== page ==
If you have never laid laminate, but have experience with other home improvement work then you can probably get this done in 4-6 hours with 10 square feet of laminate flooring work.
Tools & Materials To Install Laminate Flooring
Below are the list of tools and materials needed to install laminate flooring. If you’re where to start, then begin with making sure that you have everything that you will need to make your laminate installation job as expedient as possible.
- Punches & Nail Setters
- Panel Saws
- Carpenter Squares
- Claw Hammers
- Circular Saws
- Standard Level
- Tape Measures
- Floor Installation Kits
- Caulk & Sealants
- Wood & Laminate Sealers
- Floor Patching, Self-leveling & Waterproofing
- Duct Tape
- Patching & Repair
- Finishing Nails
- Laminate Molding & Trim
Steps To Replace Laminate Flooring
Here is a quick list of all of the steps installing laminate flooring.
- Prep the floor
- Prep the door jams
- Plan and cut the first and last rows
- Install the underlayment
- Install the first row
- Install the remaining boards
Laminate is easy to install as long as the sub-floor is clean, so make sure the sub-floor is clean.
1. Prep The Floor
- Remove baseboards, trim, floor vent covers.
- Sweep/vacuum floor
- Prep the subfloor. This must be flat, smooth, and clean. If you’re installing over old flooring, this remains the same. You either have to sand and add a patching compound or install a foam underlayment.
Prep The Door Jams
There are two ways to make the laminate flooring fit around door ways and jams – cut the floor planks to fit, or cut the trim around the doorway. We suggest that you do the latter – cut the trim around the doorways. It is much easier than cutting the planks to fit.
- Lay the underlayment and plank next to the door jamb and mark the door jamb where the plank touches. This is where to cut.
- Use a jamb saw to cut this.
Plan The First & Last Rows
You will need to install the laminate flooring parallel to the longest wall or focal point in the room.
- Measure the width of the room from longest wall and divide the distance by the width of the planks. This will tell you what the width of the final row of planks should be. Allow for a 3/8-inch gap along both walls to allow for expansion of the flooring. If the last row is going to be less than 3-1/2 inches wide, consider distributing the width needed between the first and last rows.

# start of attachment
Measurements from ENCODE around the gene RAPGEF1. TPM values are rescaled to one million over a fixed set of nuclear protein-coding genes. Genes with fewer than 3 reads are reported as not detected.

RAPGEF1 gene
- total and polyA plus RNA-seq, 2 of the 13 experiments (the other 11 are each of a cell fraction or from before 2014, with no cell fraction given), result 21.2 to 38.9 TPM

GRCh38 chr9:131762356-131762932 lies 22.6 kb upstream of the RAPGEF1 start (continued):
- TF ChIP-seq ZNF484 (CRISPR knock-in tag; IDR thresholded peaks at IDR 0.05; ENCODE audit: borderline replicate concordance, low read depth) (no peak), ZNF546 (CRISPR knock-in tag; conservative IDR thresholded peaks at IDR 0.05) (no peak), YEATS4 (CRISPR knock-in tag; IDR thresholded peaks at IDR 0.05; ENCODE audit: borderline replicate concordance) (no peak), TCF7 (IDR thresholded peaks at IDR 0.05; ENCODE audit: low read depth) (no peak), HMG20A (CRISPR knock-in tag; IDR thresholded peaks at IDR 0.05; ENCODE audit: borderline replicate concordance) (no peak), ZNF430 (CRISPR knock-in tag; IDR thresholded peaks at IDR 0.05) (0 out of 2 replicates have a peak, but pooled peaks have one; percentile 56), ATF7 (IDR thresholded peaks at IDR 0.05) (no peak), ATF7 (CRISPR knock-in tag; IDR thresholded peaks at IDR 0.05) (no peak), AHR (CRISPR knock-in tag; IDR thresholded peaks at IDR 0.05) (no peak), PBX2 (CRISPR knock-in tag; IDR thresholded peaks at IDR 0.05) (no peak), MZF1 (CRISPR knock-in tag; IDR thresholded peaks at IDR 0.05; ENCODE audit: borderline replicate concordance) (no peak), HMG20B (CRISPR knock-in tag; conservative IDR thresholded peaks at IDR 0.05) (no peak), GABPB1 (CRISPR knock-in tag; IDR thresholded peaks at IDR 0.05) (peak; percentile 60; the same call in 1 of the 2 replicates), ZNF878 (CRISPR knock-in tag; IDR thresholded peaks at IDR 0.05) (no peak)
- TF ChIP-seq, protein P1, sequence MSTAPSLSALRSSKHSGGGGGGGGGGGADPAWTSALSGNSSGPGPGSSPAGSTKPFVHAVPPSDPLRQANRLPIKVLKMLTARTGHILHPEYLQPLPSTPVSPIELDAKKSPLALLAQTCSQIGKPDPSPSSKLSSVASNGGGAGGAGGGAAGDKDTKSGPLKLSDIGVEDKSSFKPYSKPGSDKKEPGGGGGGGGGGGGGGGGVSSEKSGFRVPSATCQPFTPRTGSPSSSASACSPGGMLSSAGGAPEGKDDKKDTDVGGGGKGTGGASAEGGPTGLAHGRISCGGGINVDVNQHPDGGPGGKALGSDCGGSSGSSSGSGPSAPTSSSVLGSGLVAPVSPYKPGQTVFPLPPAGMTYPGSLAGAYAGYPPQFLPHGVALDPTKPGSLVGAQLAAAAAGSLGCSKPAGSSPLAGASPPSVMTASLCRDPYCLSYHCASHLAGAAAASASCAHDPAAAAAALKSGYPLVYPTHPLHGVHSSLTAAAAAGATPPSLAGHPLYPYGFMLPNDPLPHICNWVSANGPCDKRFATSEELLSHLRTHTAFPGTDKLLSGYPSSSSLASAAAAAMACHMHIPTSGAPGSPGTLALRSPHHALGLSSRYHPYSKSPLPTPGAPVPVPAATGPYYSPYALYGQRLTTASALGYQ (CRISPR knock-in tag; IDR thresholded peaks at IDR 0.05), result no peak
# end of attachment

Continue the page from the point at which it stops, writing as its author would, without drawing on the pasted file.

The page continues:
- To calculate the width needed for the first and last row, add the width of a full plank to the width needed for the last row. Divide that number by two and cut each plank in the first and last row to that width. Don’t forget to allow for the 3/8-inch gaps along both walls.
Cut The First & Last Row
Every flooring product has its own cutting instructions, so check those before you cut.
A diamond blade is recommended as laminate can be tough to cut through and may damage another type of blade. However, you can cut the planks using a table saw, miter saw, circular saw, hand saw or laminate cutter.
- Use duct tape to mark the plank more easily and reduce splintering.
- Use a finishing blade for the cleanest cut. However, moulding will cover all the cut edges when the project is complete. Use clamps to help hold the planks steady while cutting.
Install The Underlayment
This is pretty simple. Sometimes the flooring comes with the underlay attached, but if not then you only need to lay the underlay side by side and cute when necessary. Do not overlap.
Install The First Row
Please note that when laying laminate flooring, all laminate flooring will expand and contract due to temperature and humidity fluctuations.
- Allow for this expansion by placing 3/8-inch spacers along the wall to leave a consistent gap around the edges of the floor.
- If the door to the room is located on one of the shorter walls, start laying the planks on the door side of the room. This will ensure you have the clean, uncut edge at the threshold.
- Start the first row by placing the planks with the tongue side facing the wall. Install the second plank next to the first by aligning the tongue into the groove and press the plank down to snap it in place.
- When you come to the end of the first row, cut the length of plank needed to complete the row. When measuring, remember to allow for the 3/8-inch gap at each end.
Install The Rest
Use the rest of the laminate flooring planks you cut at the end of row one to start the next row, as long as it’s longer than 1 foot. If it’s not, start the row with a plank cut to a length greater than 1 foot.
- Start the second row where you started off the first. This will stagger the seams, which results in a more natural look. It also gives the flooring added stability. The seams should be staggered at least 12 inches from any adjacent seam.
- Hold the long side of the second row plank at an angle and feed the tongue into the groove of the installed row. Press down and snap the plank into place.
- Since the fiber in laminate flooring is susceptible to water damage, make sure there are no gaps between the seams. Some products require you to use a tapping block to close these gaps.
- Continue snapping planks into place until the row is complete, trimming the last plank to size.
- Lay each row beginning with the remnant pieces longer than one foot from the row before until the room is complete.
- If you’re using a separate underlayment, install additional rows one row at a time as needed.
- Once the laminate has been installed, remove the spacers and install a matching threshold, baseboard and quarter-round moulding to the walls using finishing nails.